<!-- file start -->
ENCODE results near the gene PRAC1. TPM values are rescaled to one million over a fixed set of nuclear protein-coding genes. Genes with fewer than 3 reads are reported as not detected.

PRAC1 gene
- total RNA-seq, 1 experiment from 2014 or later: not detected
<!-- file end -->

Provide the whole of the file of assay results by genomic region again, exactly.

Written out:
ENCODE results near the gene PRAC1. TPM values are rescaled to one million over a fixed set of nuclear protein-coding genes. Genes with fewer than 3 reads are reported as not detected.

PRAC1 gene
- total RNA-seq, 1 experiment from 2014 or later: not detected